CCSM

Center for Computational Systems Medicine

Vision

Center Director, PI

Xiaobo Zhou, PhD

Dr. & Mrs. Carl V. Vartian Professor

Areas of Expertise
  » Bioinformatics
  » Systems Biology
  » Imaging Informatics
  » Clinical and Translational Informatics
  » Computational Surgery

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Zhou-Xiaobo_240x332

Personalized and precision medicine seeks to redefine our understanding of disease onset and progression, treatment response, and health outcomes through the more precise measurement of molecular, imaging, environmental, and behavioral factors related to health and disease. A new era of healthcare is coming by the combination of a highly engaged population and rich biological, health, behavioral, and environmental data. By collaborating with biologists, pathologists, radiologists, mathematicians, bioengineers, and clinicians, the utmost goal of our scientific research is to be a leader in the development and applications of novel systems bioinformatic and imaging methods, molecular diagnosis and treatment as well as the integration of them into clinics and disease monitoring for personalized and precision medicine. This approach can be generally called Systems Medicine. To reach this goal, our center will focus on developing advanced clinical and translational informatics, biomedical imaging informatics tools, bioengineering and systematic modeling tools by integrating heterogeneous big datasets from multiple sources (e.g., clinical, imaging, EMR, genomic, behavioral, social, population, environmental, and other data sources) to address challenging problems in patient care, health prevention, and biomedical discoveries to improve clinical and translation research. Our immediate goal is to attract NIH, NSF, CPRIT, and other foundation grants, and to publish original discoveries and clinical supporting systems in high profiling journals to address precision human health challenges. CSM will conduct research along three dimensions:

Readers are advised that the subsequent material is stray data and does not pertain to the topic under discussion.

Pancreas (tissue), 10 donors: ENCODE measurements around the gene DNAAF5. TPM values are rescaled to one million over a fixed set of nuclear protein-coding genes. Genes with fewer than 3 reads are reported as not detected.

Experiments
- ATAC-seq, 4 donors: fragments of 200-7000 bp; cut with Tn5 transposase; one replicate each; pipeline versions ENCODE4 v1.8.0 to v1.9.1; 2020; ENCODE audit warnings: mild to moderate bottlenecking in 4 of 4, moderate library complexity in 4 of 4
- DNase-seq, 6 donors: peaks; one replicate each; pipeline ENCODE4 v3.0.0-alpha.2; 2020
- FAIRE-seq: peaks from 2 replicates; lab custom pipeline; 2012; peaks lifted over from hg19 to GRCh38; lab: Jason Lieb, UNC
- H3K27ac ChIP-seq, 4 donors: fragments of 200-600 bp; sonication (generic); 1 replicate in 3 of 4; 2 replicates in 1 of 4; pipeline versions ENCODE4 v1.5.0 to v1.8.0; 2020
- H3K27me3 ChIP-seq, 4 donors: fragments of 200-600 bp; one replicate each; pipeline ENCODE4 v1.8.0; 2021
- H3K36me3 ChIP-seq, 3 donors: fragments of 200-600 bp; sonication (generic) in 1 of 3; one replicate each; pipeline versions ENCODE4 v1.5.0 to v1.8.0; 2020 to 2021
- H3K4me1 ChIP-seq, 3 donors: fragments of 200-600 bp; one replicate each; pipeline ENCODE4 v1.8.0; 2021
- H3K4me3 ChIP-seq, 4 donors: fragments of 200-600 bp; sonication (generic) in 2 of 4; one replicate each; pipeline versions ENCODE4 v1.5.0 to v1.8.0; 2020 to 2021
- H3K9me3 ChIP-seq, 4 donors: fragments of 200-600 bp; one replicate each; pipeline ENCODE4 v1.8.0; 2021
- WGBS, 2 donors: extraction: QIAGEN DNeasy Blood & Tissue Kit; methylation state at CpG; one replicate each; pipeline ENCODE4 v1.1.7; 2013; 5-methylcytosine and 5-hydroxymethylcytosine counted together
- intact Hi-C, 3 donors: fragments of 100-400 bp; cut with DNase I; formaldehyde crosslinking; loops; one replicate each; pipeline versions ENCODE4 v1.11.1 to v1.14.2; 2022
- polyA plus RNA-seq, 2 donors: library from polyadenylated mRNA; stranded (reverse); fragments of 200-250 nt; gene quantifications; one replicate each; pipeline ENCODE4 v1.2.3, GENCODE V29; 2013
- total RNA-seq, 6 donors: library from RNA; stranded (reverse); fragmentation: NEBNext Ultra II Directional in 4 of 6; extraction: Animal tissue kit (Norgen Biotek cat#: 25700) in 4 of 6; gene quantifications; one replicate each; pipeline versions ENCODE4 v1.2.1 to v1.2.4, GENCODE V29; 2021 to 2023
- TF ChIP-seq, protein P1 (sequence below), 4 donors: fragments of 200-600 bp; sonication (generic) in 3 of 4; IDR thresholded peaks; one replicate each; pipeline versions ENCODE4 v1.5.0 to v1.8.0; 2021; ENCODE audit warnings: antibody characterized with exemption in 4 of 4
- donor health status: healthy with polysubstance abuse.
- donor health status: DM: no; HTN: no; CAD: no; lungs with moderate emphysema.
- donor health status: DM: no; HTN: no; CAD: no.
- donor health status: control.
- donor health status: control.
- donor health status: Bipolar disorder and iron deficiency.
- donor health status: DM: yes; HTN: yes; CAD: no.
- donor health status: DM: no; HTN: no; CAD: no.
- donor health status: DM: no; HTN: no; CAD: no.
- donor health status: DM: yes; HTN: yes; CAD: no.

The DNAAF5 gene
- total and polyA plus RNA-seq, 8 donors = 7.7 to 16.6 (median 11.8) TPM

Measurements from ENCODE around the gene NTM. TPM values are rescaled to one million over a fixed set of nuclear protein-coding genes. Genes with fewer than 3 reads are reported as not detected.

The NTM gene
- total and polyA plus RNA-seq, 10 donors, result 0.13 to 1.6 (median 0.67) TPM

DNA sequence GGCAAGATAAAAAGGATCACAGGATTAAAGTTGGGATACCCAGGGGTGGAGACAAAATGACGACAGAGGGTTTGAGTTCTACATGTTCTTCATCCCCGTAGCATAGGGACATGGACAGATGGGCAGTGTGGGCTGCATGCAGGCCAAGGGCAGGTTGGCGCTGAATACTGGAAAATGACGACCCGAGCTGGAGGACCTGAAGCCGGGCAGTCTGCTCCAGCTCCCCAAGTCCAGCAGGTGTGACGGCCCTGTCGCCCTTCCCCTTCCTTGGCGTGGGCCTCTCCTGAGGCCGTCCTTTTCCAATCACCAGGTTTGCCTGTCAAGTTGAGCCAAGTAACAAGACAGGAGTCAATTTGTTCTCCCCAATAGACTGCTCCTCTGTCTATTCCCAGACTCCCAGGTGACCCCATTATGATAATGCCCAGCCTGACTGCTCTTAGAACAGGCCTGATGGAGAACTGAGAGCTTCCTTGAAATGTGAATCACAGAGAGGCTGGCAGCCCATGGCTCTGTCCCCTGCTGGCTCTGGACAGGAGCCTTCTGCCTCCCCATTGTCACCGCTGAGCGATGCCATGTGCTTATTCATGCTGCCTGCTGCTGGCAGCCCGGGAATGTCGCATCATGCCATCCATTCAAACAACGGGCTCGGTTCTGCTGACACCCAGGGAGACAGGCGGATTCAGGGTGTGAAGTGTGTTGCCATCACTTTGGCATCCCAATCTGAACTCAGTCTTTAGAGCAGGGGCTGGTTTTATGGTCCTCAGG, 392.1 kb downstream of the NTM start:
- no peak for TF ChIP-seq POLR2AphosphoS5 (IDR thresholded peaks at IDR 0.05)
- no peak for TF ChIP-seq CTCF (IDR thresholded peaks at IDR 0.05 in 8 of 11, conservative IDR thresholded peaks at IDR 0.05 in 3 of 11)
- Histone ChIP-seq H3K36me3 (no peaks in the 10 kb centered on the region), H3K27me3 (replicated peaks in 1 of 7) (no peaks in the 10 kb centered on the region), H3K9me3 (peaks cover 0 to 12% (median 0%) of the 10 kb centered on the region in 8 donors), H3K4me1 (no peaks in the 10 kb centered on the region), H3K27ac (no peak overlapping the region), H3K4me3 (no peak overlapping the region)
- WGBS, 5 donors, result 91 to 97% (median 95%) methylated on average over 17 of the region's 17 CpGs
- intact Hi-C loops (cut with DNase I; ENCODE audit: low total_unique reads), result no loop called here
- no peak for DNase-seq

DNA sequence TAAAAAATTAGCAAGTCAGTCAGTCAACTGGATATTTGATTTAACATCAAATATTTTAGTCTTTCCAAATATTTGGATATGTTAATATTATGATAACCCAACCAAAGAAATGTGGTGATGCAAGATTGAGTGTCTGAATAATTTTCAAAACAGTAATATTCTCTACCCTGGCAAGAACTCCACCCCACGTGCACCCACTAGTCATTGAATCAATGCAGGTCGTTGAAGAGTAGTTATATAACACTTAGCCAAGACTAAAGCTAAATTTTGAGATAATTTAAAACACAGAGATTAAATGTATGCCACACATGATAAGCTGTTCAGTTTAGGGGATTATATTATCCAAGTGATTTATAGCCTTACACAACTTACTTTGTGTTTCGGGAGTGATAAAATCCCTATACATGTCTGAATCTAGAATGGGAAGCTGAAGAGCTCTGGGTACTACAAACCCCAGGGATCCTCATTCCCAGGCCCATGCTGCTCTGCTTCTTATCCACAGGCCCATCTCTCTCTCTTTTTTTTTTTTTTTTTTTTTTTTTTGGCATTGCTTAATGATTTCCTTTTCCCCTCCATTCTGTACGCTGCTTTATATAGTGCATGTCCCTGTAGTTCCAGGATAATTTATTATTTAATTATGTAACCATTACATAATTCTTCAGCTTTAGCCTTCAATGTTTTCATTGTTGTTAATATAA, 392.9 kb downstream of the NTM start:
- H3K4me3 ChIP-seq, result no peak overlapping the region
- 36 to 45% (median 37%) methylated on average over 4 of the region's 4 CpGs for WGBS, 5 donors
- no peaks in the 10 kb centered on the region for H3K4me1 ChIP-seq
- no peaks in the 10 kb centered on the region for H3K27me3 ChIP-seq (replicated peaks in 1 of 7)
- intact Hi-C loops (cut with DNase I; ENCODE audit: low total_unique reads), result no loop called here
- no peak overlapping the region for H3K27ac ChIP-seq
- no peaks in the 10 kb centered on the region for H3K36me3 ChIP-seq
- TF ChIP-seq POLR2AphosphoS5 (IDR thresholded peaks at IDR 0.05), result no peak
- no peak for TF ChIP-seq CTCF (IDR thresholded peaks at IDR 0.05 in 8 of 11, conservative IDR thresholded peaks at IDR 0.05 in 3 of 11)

• Systems Informatics & Physics (SIP) Guided Precision Medicine - Our medical imaging informatics and medical physics mainly focus on developing imaging analysis tools, biomechanical properties using Finite Elemental Model, and machine learning tools to guide surgical planning and therapy. Major topics include, but not limited to:
    • Medical image segmentation, registration, quantification, and patient restratification based on image features, demographic, diagnostic features, and physic features.
    • Biomechanical properties of different tissues and organs for patients with different behavior.
    • Optimization of medical device parameters at systems level for clinical outcome and precision medicine based on clinical factors, image features, biomechanical features.
    • Clinic-wide applications with the optimized medical devices and precision therapy.